Those are 3 pretty good goals, I think.

I am excited and mostly ready to go back to school. Workshops like this, at the end of August, help me get even more excited about starting with a group of children and helping them grow as mathematicians (and readers and writers, and humans.)  I’m also looking forward to more podcasts with Cathy Fosnot on VoicEd starting at the end of September.  I feel like I STILL have a lot to learn from her.

## Use the 5’s and 10’s, PLEASE! I’m Begging You!

This week I started a new Context for Learning unit with my grade 2/3 class.  Prior to this unit, we have completed the “Collecting and Organizing” unit, which encourages the use of the 5 and 10 structure to organize and then count large groups of items.  We counted books in our classroom because that was a meaningful thing for my class.  The parent council had recently offered up money to buy more books, so I tied that all together. After that, we completed the “Double Decker Bus” unit, again using 5’s and 10’s and thinking about adding and subtracting.  Simultaneously, my grade 3’s – who were already doing well with the models and strategies taught in the bus unit – were working on “The T-Shirt Factory” unit.

Measuring for the Art show comes next on the recommended order list.  I should be starting “Grocery Stores, Stamps, and Measuring Strips” with the grade 3’s.  However, I really want to solidify this number line business, so I am not going to go forward with that unit for another week…maybe two. I am going to extend the numbers well past 100 in this unit so the grade 3’s are still challenged. Picking the numbers is my job this weekend.

So…here we are, measuring for a fictitious art show, and also thinking that we will run this year’s school art show.

I gave groups of children baskets of cubes in 2 colours and set them the task of using the blocks to measure the papers.

As you can see, there was some great measuring going on!  We even agreed on the measurements!

Despite all the work we have done with counting things in groups of 5’s and 10’s, some of my little friends really can’t stop counting by ones.  I asked myself, “WWCFD?” (What Would Cathy Fosnot Do?) I finally had a serious talk with them about it.  “WHY?????”  I screamed. But out-loud I said, “I know you guys can count by 5’s and 10’s, but you keep counting by 1’s even when we have a lot of things to count.  What’s up with that?”  They gave me the blank stare.  “Here’s what I think,”  I continued.  “I think you know how to count by 2’s, 5’s and 10’s, but you’re not sure you are getting the right answer so you always count by 1’s because you are sure that will give you the right answer. Am I right?”  There was a lot of vigorous nodding.  “What I want you to do is keep counting by 1’s.  But do it after you count by 5’s or 10’s. Do it to double check your work.  But challenge yourself to grow your brain and do it the harder way.  I know this is going to help you feel more confident!” So now we are doing that, except a lot of them quickly realized they were getting the right answers the first time, and it was a lot more efficient to skip count.

After 2 days of this, including a congress when we had the above conversation, I asked them to help me make a number line, organizing the cubes into groups of 5.  Believe it or not, there was magic!  As soon as I had a long string of cubes up on the board, out of everyone’s reach, 15 out of 18 immediately saw the value of using the 5s and 10s.  We worked on related Number Strings for 2 days, and then I asked them to make a number line like I had been making using their own cubes and a piece of adding machine tape.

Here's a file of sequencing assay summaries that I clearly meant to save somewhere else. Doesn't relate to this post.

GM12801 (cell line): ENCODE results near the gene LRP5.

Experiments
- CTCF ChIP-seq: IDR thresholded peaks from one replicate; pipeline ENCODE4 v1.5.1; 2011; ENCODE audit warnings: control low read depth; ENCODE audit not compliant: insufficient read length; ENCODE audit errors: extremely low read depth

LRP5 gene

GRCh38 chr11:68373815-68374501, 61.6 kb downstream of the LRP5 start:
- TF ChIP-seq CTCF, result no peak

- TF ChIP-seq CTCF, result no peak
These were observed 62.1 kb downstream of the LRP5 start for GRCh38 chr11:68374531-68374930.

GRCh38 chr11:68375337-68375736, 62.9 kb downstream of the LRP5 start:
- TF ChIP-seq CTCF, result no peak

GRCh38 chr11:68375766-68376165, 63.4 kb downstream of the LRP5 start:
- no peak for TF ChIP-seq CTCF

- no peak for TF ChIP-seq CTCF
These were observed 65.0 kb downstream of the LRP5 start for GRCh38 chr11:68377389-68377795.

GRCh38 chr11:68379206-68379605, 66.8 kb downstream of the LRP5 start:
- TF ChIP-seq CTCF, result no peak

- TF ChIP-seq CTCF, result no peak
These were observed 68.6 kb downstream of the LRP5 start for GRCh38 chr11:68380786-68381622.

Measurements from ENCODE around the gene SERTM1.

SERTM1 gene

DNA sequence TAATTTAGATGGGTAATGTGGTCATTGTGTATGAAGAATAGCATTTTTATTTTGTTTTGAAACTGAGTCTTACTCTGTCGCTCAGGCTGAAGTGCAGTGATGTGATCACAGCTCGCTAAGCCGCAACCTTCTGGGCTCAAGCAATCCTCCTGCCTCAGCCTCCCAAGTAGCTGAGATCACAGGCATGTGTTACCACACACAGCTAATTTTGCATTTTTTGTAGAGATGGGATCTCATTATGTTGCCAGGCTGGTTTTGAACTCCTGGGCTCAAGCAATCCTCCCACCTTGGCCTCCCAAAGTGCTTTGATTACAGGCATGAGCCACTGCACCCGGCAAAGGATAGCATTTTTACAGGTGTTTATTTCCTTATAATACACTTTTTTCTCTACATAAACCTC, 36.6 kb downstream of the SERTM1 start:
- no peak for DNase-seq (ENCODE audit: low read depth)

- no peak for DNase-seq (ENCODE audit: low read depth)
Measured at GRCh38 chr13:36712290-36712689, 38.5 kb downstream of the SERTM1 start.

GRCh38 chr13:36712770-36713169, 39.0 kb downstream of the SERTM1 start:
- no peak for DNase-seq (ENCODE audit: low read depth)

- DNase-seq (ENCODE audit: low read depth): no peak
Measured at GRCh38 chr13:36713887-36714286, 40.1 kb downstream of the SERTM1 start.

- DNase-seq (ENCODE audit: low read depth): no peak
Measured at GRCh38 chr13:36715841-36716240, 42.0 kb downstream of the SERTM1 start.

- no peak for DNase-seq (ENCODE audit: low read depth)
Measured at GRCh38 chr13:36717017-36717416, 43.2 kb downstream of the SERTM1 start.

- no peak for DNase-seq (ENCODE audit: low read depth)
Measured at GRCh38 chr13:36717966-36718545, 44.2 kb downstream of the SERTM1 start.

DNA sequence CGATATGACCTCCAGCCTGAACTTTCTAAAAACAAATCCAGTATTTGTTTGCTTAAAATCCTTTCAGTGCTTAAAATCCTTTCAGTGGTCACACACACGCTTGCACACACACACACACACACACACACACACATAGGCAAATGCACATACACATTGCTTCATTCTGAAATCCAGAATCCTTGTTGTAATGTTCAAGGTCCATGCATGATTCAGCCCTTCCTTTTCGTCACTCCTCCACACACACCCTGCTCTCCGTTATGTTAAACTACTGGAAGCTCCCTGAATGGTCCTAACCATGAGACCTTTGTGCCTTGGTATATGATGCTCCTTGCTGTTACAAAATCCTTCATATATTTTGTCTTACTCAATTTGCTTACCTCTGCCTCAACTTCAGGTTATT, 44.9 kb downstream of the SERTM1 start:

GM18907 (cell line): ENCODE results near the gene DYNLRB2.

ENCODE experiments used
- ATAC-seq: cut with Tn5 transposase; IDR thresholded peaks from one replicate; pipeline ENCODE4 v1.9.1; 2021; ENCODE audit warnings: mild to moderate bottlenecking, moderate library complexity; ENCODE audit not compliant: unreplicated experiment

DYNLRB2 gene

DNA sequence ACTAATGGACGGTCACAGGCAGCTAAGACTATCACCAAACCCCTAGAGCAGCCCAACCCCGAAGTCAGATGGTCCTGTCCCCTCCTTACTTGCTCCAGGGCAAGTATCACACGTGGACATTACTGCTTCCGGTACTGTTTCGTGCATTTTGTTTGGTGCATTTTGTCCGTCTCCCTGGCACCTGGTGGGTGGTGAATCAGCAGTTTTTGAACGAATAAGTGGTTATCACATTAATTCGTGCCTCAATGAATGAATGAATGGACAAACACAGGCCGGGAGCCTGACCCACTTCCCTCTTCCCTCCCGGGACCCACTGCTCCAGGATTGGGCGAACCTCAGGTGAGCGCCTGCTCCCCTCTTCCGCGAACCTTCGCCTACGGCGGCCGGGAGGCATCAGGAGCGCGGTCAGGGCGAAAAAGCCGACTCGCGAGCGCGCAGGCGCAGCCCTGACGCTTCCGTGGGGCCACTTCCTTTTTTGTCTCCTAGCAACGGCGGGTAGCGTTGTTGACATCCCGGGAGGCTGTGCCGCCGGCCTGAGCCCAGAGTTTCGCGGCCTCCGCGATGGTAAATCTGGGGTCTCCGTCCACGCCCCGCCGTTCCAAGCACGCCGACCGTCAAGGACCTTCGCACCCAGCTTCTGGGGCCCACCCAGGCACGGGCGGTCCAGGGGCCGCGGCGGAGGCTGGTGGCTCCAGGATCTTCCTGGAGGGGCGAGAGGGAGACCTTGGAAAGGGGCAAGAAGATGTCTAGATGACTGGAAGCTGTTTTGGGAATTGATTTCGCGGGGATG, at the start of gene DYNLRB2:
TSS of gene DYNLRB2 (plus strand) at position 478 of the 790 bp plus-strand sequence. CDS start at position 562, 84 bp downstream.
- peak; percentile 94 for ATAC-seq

The group pictured on the left kept counting  by 5s, but when they got to the mis-matched groups of 5, they realized that maybe I am a genius after-all and they should have listened when I said, “Make all 5 the same colour!”

So everyone make beautiful number lines, with mostly iterated units.  We put the cubes away and I didn’t get them back out. When I asked them, the following day, to figure out where numbers like 13, 23, and 33, should go, they did a great job of reasoning their way through the problem.  I can look at these and see some immediate needs I need to address on Monday or Tuesday.  But I feel like we are on our way!

In a VoicEd.ca radio broadcast (You can listen here!) , Cathy Fosnot said she hoped that teachers who were listening would stay curious and keep wondering about the things their students are doing.   For me this is some of her most valuable advice.  Being curious about why my students are doing something, especially if it is something that makes no sense to me, has paid off so many times.

So…there you go, Cathy Fosnot.  You were right again.

## WWCFD: 3

I already blogged earlier today, (here) but I want to talk about another amazing math moment, so here I am again.

A few weeks ago when I went to a Cathy Fosnot learning session, someone new to her Number Strings called her work magic.  Specifically, seeing how one problem helped solve the next problem and the next seemed like magic.  He said something like,  “Now that I see what your doing with your magic, I can figure out this problem.”  She countered by explaining that it isn’t magic, it’s math!

Problems don’t exist in isolation.  The connections we find in math  help us solve problems. We can use familiar and known problems to solve unknown problems.

Because I am just like Cathy Fosnot, I had a similar moment this week.

We (me and the grade 3’s) started with 3+6 = 9.  You can see where we went from there!

See that note on the side?  After 56+43, One of the students said, “That’s (pointing to 3+6=9) spoiling this answer. It has 6+3 in it!”  I got to say, in my best Cathy Fosnot impression, “I’m not spoiling it!  That’s math!  Math is all connected and knowing how to do one problem helps you with so many other problems!”  And then we talked about a bunch of other answers, and made some connections and found out that math is actually kind of magical.

A few years ago, long story short, I figured out that my students were not making connections in math.  They were thinking about each unit, each skill, each day in isolation.  I started to explicitly talk about connections between big ideas, strategies, models, numbers, etc.  I feel like it really pays off and helps to build understanding.